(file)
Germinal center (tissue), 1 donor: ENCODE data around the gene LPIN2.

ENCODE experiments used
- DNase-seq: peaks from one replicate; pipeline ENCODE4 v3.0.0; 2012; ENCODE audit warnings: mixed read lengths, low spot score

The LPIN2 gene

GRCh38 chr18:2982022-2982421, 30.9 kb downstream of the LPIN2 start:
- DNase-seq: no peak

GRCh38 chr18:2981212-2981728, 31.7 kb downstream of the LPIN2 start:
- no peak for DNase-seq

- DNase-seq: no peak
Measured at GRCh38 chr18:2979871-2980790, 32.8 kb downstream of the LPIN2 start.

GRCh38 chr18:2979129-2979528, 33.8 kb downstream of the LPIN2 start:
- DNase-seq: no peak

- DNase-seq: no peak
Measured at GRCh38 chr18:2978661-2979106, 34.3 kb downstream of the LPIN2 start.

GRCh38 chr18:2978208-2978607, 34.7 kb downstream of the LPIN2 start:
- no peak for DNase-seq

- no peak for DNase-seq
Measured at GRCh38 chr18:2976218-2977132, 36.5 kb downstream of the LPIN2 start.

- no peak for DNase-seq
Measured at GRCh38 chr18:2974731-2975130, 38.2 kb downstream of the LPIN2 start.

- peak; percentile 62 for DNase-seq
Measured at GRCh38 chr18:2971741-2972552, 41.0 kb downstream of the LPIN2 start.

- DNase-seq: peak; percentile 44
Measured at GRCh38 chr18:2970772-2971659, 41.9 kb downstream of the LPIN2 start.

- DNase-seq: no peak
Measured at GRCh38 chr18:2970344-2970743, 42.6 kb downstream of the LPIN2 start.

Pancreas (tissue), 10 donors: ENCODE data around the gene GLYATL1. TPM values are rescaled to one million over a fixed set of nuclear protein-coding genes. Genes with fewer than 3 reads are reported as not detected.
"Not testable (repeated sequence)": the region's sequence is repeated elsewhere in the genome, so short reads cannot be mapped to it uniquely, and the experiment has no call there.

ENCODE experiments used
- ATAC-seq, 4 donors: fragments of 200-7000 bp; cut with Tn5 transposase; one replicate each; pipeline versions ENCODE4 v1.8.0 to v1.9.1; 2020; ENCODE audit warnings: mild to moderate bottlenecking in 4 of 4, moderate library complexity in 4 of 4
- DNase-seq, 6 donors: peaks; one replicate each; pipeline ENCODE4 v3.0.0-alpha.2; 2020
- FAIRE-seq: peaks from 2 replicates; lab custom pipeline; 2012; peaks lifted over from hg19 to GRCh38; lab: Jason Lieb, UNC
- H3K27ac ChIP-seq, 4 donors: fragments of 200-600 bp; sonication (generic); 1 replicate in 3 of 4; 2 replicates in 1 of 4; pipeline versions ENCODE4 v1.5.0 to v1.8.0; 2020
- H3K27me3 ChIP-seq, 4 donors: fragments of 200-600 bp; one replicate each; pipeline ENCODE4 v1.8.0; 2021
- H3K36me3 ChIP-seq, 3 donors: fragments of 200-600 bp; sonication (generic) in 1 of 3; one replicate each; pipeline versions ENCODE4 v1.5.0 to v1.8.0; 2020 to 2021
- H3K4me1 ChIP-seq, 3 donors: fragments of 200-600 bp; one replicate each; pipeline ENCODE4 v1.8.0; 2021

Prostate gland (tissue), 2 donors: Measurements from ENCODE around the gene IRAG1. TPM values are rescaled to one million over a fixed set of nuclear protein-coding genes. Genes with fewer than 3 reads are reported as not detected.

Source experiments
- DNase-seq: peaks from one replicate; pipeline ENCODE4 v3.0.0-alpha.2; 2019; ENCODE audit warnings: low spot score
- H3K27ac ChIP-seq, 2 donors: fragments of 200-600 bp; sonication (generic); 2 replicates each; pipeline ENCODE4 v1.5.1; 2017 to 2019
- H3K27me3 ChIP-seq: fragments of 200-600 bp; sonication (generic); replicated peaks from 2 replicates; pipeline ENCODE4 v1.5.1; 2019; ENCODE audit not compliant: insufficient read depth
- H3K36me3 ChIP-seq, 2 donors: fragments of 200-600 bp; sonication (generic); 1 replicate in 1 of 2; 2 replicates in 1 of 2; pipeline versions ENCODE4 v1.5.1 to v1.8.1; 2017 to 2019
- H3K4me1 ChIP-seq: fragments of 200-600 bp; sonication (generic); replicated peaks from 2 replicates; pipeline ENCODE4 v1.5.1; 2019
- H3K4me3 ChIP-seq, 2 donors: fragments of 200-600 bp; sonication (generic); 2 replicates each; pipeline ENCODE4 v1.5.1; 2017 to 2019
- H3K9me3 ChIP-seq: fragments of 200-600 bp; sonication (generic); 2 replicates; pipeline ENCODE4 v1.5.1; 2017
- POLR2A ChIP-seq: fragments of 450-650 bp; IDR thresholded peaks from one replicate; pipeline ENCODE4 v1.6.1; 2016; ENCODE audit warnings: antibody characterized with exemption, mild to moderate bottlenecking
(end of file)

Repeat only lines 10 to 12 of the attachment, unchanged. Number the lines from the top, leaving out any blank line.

Measured at GRCh38 chr18:2979871-2980790, 32.8 kb downstream of the LPIN2 start.

GRCh38 chr18:2979129-2979528, 33.8 kb downstream of the LPIN2 start:
- DNase-seq: no peak